WCM-Q research reveals genes-diseases hidden links
February 27 2017 09:33 PM
Dr Karsten Suhre
Dr Karsten Suhre's research aimed to understand in detail the many complex chemical processes involved in translating the information within genes into the actual physical characteristics of diseases.

Doha

A study by Weill Cornell Medicine-Qatar (WCM-Q) researchers has revealed many previously unknown links between genetic variations and a series of debilitating conditions, including Alzheimer’s disease, heart disease, autoimmune disorders and cancer.

A team of researchers led by WCM-Q’s Dr Karsten Suhre, professor of physiology and biophysics, analysed the genetic data of more than 1,300 individuals from Europe, Asia and the Middle East and identified over 450 genetic variants, many of which are involved in serious diseases.
The project conducted the world’s first GWAS (genome-wide association study) to analyse more than 1,100 proteins. No previous study of this kind has analysed such a large cohort of so many different proteins.
Dr Suhre’s research aimed to understand in detail the many complex chemical processes involved in translating the information within genes into the actual physical characteristics of diseases.
Discovering the secrets of these intricate chemical processes – known as ‘pathways’ - is essential to provide a basis for the development of a new generation of drug therapies and more effective diagnostic tools for a host of complex diseases.
Dr Suhre said: “Since the human genome was first mapped in its entirety in 2003, researchers have been working to understand the function of every gene in our body so that one day we can use this knowledge to truly cure complex diseases, like diabetes and cancer.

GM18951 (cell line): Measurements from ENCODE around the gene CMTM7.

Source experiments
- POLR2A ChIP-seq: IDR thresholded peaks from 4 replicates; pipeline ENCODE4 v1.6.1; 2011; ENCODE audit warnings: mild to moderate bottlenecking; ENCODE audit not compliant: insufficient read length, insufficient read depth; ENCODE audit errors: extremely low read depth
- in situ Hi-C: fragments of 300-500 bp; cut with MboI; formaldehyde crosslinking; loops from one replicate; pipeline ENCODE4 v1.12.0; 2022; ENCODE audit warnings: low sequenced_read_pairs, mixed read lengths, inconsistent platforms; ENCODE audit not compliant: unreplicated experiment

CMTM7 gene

“However, to translate this knowledge of the human genome into new drugs or treatment, it is not enough to simply know which genes are involved in a disease. Rather, we need to understand the roles that disease-associated genes play in the pathways that lead to disease.
"So the challenge for medical science in no longer to simply find out what genes are involved in which disease but to work out precisely how they are involved.”
Dr Suhre said that human genome essentially acts as a series blueprints that tell the body how to produce the approximately 20,000 different proteins-the building blocks of our body. In recognition of this, the research aimed to understand how variation in genes influences the proteins that are made from them and how this leads to disease.
To achieve such a large-scale study the researchers had to bring a protein measurement tool capable of handling very high volumes of data to Qatar for the very first time. The study marks the very first time the tool has ever been used outside of the US. This platform is now available for use by all researchers in Qatar.



There are no comments.

LEAVE A COMMENT Your email address will not be published. Required fields are marked*
MORE NEWS